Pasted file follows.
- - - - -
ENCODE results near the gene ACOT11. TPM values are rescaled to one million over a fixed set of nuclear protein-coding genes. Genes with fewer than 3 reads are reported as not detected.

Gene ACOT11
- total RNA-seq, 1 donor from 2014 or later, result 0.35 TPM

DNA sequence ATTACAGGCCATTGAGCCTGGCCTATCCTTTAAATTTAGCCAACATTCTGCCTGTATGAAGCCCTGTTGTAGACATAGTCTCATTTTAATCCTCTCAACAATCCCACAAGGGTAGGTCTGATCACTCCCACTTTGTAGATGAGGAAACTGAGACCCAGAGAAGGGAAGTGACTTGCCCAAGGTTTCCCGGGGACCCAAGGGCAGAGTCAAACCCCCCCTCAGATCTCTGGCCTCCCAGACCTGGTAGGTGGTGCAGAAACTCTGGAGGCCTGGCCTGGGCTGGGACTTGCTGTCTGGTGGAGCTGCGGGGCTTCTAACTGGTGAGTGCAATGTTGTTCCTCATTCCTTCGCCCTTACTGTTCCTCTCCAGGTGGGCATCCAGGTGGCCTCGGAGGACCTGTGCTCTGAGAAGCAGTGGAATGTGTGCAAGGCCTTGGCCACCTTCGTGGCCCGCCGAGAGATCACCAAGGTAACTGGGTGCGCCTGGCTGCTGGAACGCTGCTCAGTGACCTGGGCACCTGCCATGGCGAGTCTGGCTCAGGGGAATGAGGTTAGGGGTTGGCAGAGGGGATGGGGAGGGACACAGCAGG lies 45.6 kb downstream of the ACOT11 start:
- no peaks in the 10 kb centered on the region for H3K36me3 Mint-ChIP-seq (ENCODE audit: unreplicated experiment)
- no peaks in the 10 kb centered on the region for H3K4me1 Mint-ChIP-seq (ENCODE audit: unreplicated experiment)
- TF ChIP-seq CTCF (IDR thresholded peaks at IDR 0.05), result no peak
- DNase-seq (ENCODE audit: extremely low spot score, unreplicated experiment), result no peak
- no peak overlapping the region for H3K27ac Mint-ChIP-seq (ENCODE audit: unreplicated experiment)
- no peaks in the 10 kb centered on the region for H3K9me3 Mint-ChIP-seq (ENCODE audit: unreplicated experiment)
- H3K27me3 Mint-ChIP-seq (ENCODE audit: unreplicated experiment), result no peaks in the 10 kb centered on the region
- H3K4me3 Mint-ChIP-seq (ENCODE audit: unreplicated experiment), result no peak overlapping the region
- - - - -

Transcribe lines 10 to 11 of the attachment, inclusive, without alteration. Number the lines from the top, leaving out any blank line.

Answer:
- no peaks in the 10 kb centered on the region for H3K9me3 Mint-ChIP-seq (ENCODE audit: unreplicated experiment)
- H3K27me3 Mint-ChIP-seq (ENCODE audit: unreplicated experiment), result no peaks in the 10 kb centered on the region